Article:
St Nicholas Church of England Primary School

Excellence for All, Excellence from All

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Our Christian School

Spiritual Development:

Spiritual Development refers to the children’s beliefs, religious or otherwise, which inform their perspective on life and their interest in and respect for different people’s feelings and values.

At St Nicholas CEVC  Primary School we promote opportunities for spiritual development through:

  • giving children the opportunity to explore values and beliefs, including religious beliefs and the way in which they impact on people’s lives. This is done, for example, through acts of collective worship, PSHE  R.E. lessons and wider curriculum.
  • giving children the opportunity to understand human emotions and feelings, the way they impact on people and how an understanding of them can be helpful.
  • developing a climate and ethos within which all children can grow and flourish, respect others and be respected e.g. School Council and celebrating achievement through our weekly Celebration Worship.
  • exploring the spiritual lives of role models through the  Little People, Big Dreams series of books.
  • accommodating difference and respecting the integrity of individuals, for example using restorative justice, safe spaces in classrooms, discussions, an acceptance of disagreeing well etc.

We promote teaching styles that:

  • value children's questions and give them space for their own thoughts, ideas and concerns.
  • enable children to make connections between aspects of their learning.
  • organise enrichment activities and meeting with visitors to promote aspirations.

Fundamentally, it includes offering children the opportunity to explore their own personal faith and to be aware of their own and others' faith journeys. 

We encourage our children to make informed decisions about the world around them. To support children's understanding of religion, philosophy, ethics and morals, we promote the fundamental aspects of Religious Literacy through our RE lessons and PSHE discussions.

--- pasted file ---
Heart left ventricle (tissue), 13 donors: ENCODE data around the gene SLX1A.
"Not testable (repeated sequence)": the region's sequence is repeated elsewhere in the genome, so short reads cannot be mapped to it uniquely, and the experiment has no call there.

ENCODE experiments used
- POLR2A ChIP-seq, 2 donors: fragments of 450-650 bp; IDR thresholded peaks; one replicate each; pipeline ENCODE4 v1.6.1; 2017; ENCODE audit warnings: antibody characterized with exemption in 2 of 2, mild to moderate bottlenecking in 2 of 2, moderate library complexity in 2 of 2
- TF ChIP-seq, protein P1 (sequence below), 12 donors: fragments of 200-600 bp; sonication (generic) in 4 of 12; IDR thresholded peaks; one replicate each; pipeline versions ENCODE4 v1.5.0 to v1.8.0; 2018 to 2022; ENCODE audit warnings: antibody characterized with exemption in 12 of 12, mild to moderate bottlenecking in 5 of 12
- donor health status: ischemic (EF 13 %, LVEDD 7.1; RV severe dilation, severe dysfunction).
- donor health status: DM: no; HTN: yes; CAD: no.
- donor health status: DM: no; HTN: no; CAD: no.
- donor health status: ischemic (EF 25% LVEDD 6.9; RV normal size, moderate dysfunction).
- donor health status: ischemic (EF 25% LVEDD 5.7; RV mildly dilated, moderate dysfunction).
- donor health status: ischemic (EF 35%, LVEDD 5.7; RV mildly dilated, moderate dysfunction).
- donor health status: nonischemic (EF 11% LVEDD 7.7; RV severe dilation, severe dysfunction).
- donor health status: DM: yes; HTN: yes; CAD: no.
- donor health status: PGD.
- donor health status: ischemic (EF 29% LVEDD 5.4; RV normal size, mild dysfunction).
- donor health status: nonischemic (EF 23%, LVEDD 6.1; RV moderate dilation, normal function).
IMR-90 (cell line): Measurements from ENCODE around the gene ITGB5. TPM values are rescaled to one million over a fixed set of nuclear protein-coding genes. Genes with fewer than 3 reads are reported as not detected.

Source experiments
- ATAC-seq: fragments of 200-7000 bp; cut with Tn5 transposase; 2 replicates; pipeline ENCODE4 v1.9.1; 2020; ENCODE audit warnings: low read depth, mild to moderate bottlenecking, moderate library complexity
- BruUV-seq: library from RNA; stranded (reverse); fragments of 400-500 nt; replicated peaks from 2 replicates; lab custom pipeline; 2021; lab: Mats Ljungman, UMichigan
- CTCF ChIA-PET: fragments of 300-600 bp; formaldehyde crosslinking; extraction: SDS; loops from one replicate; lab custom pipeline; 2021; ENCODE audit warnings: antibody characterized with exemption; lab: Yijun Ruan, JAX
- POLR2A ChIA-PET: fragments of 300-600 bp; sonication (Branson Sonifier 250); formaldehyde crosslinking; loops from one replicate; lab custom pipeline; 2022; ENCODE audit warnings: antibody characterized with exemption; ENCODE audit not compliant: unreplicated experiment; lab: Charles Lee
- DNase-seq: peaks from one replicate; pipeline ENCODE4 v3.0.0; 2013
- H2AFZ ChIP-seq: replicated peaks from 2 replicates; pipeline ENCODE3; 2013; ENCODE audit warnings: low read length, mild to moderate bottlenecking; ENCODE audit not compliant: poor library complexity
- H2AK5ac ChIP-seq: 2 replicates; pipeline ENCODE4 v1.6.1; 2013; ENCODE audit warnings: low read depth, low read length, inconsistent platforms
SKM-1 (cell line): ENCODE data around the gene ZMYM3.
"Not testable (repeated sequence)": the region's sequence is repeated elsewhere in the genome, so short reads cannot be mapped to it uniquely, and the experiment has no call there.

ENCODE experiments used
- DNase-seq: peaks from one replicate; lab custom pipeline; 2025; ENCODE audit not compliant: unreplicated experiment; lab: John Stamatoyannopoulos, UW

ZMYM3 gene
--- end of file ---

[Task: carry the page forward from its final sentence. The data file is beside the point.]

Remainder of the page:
Collective Worship

  • Collective Worship forms a valued part of each day. Christian Values are at the core of worship: each value is explored through The Bible, story, drama, song, prayer and children's work.
  • Collective Worship includes all children from Reception up to Year 3 and children with Special Educational Needs are supported to participate within collective worship.
  • Collective Worship is punctuated by inspirational visitors who have included: the Bishop of Tonbridge, a Paralympian, authors as well as representatives from charitable organisations (for example Shoebox appeal organisers), scientists, and musicians.
  • The impact of Collective Worship can be seen many aspects of school life:
    • Children’s behaviour is guided through the values discussed in Collective Worship and children will often talk about and find examples of these values when in the playground (for example when learning about ‘Friendship’ many children could identify when they showed the value and when others did).
    • Children who need additional support with behaviour are reminded about the values, often alongside social stories and visual support.
    • Children show genuine compassion for one another in classrooms, outside and on school visits.
    • Adults within the school model and replicate this care to all children and their families. We have countless examples of how our staff have supported parents and carers, above and beyond the provision of education; we have supported with housing, access to foodbanks, support seeking employment, advocacy in meetings, liaison with professional services etc 
  • Pupils are taught through collective worship how to identify distinctive features of different Christian Traditions, for example:
    • The significance of the lit candle during Collective Worship
    • The liturgical colours of the seasons of the church year
    • The importance of Prayer and different types of prayers offere
    • Responses
    • The singing of hymns and worship songs
    • Christian festivals
  • Charity is a recurring theme during Collective Worship and children are encouraged to help those less fortunate than themselves, not only through showing compassion and generosity; for example, collecting for our school Foodbank, Christian Aid and also through prayers for those in need.
  • Personal prayer and reflection form an important part of Collective Worship and throughout the day:
    • Prayers written in the corridor reflective area are collected and prayed for in school 
    • Children pray at regular times during the day and are encouraged to pray at other times – for example when waiting for collective worship to begin.
  • The school incumbent takes a supportive role in teaching the children about God as Father, Son and Holy Spirit, enabling learners to recognise this and talk about it with an impressive degree of understanding.